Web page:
Gonzales agreed some of the signs they created were tough to read.
“We as staff members get to go see our family and our loved ones,”
Gonzales said. “So, it’s tough when they don’t get to do that. We are
held to standards by the government and the state health department. But
it’s very understandable. I feel for them. I can’t imagine what they
are going through. So, it’s nice to be able to support them in this way.
We are here to come together and to support each other.”
Weld County Commissioner Scott James stopped by the facility to lend
his support for the protest as well. He said his heart breaks for all
the residents of Fairacres and every other facility like it in Colorado.
“They are members of the greatest generation,” James said. “The very
generation who fought to overturn tyranny and protect our freedoms. Now
these members of that generation have had their freedom taken away via a
tyrannous act by unelected bureaucrats. The governor and the CDPHE
should immediately work with these facilities to give them a way by
which they may hug their loved ones.”
The Department of Justice Tuesday awarded grants totaling over $144
million to enhance services for victims of crime across the United
“The Department of Justice is steadfast in its commitment to
protecting public safety and bringing justice to those who have been
victimized,” said Attorney General William P. Barr. “The investments we
are making today will support service providers as they work to secure
the legal rights of victims and put survivors of criminal acts on the
road to recovery.”
All grant money being awarded today comes from offices within the
department’s Office of Justice Programs (OJP). Approximately $64.3
million was awarded under Office for Victims of Crime (OVC) grant
programs; over $54.1 million was awarded under Office of Juvenile
Justice and Delinquency Prevention (OJJDP) programs; over $19.9 million
was awarded under Office of Sex Offender Sentencing, Monitoring,
Apprehending, Registering, and Tracking (SMART) grant programs; and
nearly $5.7 million was awarded under two National Institute of Justice
(NIJ) grant programs.
“As lockdowns and lawlessness fuel crime in America’s homes and
communities, more people are vulnerable to victimization and those who
have been victimized face new hurdles,” said OJP Principal Deputy
Assistant Attorney General Katharine T. Sullivan. “The Office of Justice
Programs is committed to giving our victim service partners the tools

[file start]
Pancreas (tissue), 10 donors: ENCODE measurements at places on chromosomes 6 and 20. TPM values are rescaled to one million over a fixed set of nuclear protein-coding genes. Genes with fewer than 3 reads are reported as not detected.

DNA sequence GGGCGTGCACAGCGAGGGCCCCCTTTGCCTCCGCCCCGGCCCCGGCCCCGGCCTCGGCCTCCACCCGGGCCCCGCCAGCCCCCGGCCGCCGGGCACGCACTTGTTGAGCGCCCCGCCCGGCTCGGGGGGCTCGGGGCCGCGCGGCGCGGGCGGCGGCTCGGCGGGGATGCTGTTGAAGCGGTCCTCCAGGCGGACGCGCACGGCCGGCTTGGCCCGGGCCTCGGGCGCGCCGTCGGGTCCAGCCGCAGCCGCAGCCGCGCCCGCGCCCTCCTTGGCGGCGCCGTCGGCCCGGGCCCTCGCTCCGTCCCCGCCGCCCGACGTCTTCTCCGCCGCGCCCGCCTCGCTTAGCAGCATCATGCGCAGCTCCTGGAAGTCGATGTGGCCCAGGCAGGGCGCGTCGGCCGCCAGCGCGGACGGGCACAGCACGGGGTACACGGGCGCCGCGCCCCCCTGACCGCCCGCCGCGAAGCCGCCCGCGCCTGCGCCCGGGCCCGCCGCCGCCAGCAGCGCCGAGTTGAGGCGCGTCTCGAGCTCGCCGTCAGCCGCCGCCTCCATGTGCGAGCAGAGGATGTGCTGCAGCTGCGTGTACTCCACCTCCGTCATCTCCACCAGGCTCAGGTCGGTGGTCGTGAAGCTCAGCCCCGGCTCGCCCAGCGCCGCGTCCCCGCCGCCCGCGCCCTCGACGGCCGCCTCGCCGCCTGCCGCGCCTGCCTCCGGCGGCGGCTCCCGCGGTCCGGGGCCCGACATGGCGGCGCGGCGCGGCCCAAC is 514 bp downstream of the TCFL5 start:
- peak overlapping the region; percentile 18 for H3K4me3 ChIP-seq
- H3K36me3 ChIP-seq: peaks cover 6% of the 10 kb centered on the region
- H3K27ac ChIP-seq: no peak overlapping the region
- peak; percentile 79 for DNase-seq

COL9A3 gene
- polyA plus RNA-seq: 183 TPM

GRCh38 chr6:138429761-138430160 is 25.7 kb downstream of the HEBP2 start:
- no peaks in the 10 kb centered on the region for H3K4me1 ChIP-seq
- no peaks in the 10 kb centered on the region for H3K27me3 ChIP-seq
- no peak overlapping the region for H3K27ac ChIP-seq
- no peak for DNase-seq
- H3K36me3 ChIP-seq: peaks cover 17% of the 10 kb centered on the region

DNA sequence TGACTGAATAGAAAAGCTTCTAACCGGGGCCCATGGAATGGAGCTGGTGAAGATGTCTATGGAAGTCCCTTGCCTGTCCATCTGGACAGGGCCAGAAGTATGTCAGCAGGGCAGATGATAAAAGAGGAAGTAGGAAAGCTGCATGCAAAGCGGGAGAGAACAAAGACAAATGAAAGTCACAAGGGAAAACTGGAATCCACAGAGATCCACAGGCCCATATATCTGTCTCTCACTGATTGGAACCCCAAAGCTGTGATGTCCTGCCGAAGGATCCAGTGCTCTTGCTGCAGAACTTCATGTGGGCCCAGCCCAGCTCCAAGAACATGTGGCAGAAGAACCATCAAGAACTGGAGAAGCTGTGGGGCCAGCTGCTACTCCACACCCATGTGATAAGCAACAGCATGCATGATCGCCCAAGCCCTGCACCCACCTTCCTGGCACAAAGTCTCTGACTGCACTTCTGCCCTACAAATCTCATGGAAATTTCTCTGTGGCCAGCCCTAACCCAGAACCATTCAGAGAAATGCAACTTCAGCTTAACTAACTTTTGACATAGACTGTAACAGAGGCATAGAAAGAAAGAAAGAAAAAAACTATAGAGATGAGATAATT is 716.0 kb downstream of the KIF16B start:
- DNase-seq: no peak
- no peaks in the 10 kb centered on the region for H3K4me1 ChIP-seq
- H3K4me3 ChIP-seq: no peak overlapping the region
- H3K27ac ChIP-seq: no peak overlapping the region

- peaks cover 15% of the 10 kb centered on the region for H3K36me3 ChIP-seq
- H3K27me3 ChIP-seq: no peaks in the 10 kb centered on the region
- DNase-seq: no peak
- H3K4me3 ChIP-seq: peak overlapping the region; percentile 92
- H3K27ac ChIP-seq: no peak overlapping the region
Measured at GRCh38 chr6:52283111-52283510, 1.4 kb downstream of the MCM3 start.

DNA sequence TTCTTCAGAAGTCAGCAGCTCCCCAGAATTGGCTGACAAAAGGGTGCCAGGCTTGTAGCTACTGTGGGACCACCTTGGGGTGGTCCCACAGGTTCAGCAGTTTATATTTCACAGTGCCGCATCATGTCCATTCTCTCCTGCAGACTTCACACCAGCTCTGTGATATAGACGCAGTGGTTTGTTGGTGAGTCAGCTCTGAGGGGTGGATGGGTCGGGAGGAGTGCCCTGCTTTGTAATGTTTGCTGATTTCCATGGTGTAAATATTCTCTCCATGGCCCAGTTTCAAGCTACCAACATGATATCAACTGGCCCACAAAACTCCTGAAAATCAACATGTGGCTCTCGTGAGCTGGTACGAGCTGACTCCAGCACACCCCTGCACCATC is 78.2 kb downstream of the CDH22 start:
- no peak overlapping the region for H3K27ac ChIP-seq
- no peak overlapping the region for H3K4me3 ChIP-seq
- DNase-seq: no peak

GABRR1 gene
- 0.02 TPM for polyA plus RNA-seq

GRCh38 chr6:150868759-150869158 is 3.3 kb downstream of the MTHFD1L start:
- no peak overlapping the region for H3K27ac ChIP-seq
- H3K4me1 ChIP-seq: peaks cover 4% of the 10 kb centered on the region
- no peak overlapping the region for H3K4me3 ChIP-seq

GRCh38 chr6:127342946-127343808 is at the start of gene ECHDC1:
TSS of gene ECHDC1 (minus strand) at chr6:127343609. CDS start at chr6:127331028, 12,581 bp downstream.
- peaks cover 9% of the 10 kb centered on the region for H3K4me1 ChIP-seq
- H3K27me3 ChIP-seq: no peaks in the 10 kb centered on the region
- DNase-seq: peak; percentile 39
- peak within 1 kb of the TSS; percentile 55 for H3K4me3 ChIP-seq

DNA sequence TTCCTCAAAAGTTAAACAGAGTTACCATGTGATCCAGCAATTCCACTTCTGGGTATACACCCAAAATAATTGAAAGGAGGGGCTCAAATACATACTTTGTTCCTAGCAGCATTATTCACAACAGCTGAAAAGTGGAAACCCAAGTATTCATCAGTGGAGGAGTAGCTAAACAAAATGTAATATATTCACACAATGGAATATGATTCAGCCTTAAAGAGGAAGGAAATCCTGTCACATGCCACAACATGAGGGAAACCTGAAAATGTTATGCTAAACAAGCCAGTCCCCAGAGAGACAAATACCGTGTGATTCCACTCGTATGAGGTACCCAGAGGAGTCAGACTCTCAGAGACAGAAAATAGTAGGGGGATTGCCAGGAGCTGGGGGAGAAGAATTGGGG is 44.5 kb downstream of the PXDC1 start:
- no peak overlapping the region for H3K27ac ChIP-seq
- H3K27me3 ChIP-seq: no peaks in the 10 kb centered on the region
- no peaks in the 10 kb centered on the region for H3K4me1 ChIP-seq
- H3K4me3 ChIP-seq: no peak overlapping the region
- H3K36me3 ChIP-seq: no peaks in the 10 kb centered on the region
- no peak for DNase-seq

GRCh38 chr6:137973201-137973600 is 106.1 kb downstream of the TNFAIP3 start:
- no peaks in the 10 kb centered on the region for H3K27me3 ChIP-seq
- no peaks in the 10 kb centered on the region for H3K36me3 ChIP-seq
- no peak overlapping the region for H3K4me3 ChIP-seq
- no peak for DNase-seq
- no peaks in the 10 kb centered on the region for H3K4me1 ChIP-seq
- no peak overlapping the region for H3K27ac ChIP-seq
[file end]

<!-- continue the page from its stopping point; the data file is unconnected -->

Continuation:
they need to better serve their clients and protect victims’ rights.”
Grants awarded under FY 2020 OVC programs further the
department’s mission to enhance the field’s response to victims of
crime. Specific programs are:
The Emergency and Transitional Shelter and Housing
Assistance for Domestic Violence, Sexual Assault and Stalking Victims
and their Companion Animals Grant program gives over $2.2
million to six organizations for shelter and transitional housing to
victims of domestic violence, dating violence, sexual assault or
stalking and their companion animals.
The Improving Community Preparedness to Assist Victims of
Mass Violence or Domestic Terrorism: Training and Technical Assistance
Project awards nearly $3 million to provide individualized
training and technical assistance to state, local and tribal law
enforcement; units of government; emergency managers; victim service
providers; and other stakeholders to help augment their community
emergency management response plans to ensure that the needs of victims,
families and first responders are addressed after incidents of criminal
mass violence or domestic terrorism.
The Advancing the Use of Technology to Assist Victims of Crime program
gives over $6.2 million to five organizations to support projects that
demonstrate innovative strategies to create, expand or enhance the use
of technology to interact directly with crime victims and to provide
information, referrals, crisis assistance and long-term help.
The Addressing Female Genital Mutilation and Cutting program
gives nearly $1.8 million to six recipients to address communities’
responses to victims of female genital mutilation and over $1 million to
one organization to provide targeted technical assistance to inform
front-line providers on how to identify and serve victims and persons
at-risk of being victimized.
The Targeted Training and Technical Assistance for VOCA Victim Assistance and Compensation Administrators program
awards nearly $5 million specifically to provide peer-to-peer training
on federal grants management and administration for Victims of Crime Act
victim assistance grantees and subgrantees.
The Crime Victims’ Rights Legal Clinics program